Zuozheng He
Zuozheng He

Photography is a good way to dive into life, to record life, says Leng Bai, a clerk at the First Northeast Electrical Power Engineering Company in Tieling City, China, who has been taking photos for more than 20 years. He captured this shot of 80-year-old musician Zuozheng He in Yunnan Province in the city of Lijiang, a UNESCO World Heritage site. Most of Lijiang’s residents belong to the Naxi ethnic group. He is playing traditional music on the Chinese lute. “Naxi ancient music is a precious asset to China,” explains Bai. “Since today few people can play the music, I am worried about its future. That’s why I wanted to use the camera to record the image.” (Hasselblad 503CW, 50-80mm zoom lens, Kodak VS100 film.) Prize courtesy of the Guatemala Tourist Commission. The Nakhi or Nashi (simplified Chinese: 纳西族; traditional Chinese: 納西族; pinyin: Nàxī zú; endonym: ¹na²khi) are an ethnic group inhabiting the foothills of the Himalayas in the northwestern part of Yunnan Province, as well as the southwestern part of Sichuan Province in China. The Nashi are thought to have come originally from northwestern China, migrating south toward Tibetan populated regions, and usually inhabiting the most fertile river-side land, driving the other competing tribes farther up the hillsides onto less fertile land. The Nashi, along with Bai and Tibetans, traded over the dangerous overland trading links with Lhasa and India, on the so-called Tea and Horse Caravan routes. They were brought to the attention of the Western world by two men: the American botanist Joseph Rock and the Russian traveller and writer Peter Goullart, both of whom lived in Lijiang and travelled throughout the area during the early 20th century. Peter Goullart’s book Forgotten Kingdom describes the life and beliefs of the Nashi and neighbouring peoples, while Joseph Rock’s legacy includes diaries, maps, and photographs of the region, many of which were published in National Geographic. The two were friends and left the region together when the Communist troops came in. The Nashi form one of the 56 ethnic groups officially recognized by the People’s Republic of China. The official Chinese government classification includes the Mosuo as part of the Nashi people, although neither ethnicity support this categorization. Although both groups are descendents of the Qiang people, together with the Pumi and Yi, and notwithstanding very striking resemblances between their respective languages, the two groups are now understood to be culturally distinct, the Nakhi more influenced by the very patriarchal Han Chinese culture, the Mosuo more influenced by Tibetan culture and their own matriarchal family practices.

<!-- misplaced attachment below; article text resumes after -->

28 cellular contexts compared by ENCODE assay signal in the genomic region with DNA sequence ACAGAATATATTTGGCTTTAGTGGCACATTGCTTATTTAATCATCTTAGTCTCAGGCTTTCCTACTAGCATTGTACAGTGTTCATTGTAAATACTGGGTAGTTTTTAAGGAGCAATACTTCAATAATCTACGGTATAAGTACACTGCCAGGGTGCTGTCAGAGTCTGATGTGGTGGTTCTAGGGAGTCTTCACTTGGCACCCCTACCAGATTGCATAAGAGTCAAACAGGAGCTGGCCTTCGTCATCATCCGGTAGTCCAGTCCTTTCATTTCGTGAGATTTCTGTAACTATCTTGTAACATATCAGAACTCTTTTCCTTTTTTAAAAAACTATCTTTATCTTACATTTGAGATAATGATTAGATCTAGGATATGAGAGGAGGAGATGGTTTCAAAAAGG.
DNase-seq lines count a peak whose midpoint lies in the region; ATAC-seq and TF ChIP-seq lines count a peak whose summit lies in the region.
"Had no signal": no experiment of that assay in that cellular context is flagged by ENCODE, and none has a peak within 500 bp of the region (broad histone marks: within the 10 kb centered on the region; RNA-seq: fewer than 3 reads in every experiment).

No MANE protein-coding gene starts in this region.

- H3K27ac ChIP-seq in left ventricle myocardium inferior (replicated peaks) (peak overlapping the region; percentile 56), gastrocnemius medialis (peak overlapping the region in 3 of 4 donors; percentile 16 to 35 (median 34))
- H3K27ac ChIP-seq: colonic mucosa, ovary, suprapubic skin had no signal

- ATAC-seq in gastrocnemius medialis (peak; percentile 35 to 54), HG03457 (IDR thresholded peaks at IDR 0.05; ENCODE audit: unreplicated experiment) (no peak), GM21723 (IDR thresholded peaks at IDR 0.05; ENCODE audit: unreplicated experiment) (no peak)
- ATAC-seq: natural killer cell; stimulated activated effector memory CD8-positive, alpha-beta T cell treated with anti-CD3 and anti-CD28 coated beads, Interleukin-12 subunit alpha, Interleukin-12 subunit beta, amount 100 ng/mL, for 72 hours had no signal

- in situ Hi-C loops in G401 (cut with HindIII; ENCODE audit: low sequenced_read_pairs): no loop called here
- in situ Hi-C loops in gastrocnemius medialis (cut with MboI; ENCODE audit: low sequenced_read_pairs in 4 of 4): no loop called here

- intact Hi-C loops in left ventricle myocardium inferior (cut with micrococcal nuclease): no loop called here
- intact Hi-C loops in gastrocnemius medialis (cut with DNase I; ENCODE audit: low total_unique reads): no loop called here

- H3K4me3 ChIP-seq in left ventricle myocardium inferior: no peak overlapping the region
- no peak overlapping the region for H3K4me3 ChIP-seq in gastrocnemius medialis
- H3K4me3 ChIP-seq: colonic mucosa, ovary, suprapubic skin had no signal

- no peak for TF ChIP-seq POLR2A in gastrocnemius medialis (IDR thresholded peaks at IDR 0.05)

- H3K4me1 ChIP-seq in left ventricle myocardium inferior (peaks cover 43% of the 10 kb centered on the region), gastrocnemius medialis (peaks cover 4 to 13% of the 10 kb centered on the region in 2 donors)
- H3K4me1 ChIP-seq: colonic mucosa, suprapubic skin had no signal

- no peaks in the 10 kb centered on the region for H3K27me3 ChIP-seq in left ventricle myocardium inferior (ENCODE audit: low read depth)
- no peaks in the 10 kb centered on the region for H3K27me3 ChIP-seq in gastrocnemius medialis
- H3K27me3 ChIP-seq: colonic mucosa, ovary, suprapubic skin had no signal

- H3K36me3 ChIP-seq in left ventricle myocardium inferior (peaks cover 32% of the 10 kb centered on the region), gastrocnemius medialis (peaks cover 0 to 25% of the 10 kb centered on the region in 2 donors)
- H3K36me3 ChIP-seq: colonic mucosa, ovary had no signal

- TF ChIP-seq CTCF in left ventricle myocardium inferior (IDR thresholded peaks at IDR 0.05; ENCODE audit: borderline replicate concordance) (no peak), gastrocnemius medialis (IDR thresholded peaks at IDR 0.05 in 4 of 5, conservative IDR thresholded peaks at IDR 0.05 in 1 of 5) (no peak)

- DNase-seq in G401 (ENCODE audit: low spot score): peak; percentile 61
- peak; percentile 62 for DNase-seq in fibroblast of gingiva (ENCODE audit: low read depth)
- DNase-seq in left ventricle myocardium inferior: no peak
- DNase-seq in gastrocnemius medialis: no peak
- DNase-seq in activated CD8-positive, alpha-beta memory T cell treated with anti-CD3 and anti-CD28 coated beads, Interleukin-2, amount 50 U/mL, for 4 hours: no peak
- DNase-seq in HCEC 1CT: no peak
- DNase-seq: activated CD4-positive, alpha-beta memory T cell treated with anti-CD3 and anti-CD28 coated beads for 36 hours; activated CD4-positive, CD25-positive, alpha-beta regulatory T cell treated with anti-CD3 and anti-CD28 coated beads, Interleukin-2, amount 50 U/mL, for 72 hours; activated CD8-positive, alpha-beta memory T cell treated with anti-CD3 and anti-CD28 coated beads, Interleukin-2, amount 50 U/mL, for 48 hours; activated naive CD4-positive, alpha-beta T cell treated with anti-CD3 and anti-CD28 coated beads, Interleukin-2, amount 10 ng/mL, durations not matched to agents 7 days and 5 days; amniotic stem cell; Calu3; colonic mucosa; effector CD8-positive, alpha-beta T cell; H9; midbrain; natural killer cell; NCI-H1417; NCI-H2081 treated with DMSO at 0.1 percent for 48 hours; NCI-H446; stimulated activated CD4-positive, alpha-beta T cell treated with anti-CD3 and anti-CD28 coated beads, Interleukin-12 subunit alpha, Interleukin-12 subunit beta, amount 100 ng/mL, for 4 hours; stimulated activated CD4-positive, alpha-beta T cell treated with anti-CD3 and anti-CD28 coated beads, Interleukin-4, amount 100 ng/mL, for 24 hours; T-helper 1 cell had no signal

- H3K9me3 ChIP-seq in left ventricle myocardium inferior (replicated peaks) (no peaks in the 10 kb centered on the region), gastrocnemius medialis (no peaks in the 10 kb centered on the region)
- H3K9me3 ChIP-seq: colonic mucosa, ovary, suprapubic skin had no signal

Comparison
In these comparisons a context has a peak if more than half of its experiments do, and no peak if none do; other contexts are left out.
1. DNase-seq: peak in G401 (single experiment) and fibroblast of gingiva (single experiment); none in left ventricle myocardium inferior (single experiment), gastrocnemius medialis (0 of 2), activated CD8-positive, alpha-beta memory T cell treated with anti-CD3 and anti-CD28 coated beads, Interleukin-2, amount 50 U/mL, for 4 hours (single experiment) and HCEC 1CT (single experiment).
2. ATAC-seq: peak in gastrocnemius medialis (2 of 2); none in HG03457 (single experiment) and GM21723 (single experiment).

Naming a star ? Book of the week, week 5 2006


  1. not too happy seeing only the image, wish to listen to it (i apologize for being too annoyingly demanding, sometimes). :blush_tb: but really. some chinese traditional music are surreal, specially some bamboo flute tunes. love ’em. :smile1_tb:

  2. At the risk of over-charging the webmaster …. (which I can hardly imagine :smile1_ee:) I suggest we ask him – as an expert – to add a link in this post to some nice traditional chinese music ….. wouldn’t that be nice ????? :grin1_ee:

  3. I am willing to give you some research-time, webmaster …….. but then I expect something that touches my heart ……… :surprise_ee:
    What do you think, parvez ….. will he be able to astonish us???

  4. well gertie, if you ask me, i’d say i’m positive that mr. marcel will be able to find something really good to astonish us. he has a very good taste in music…at least, he never failed to impress me.

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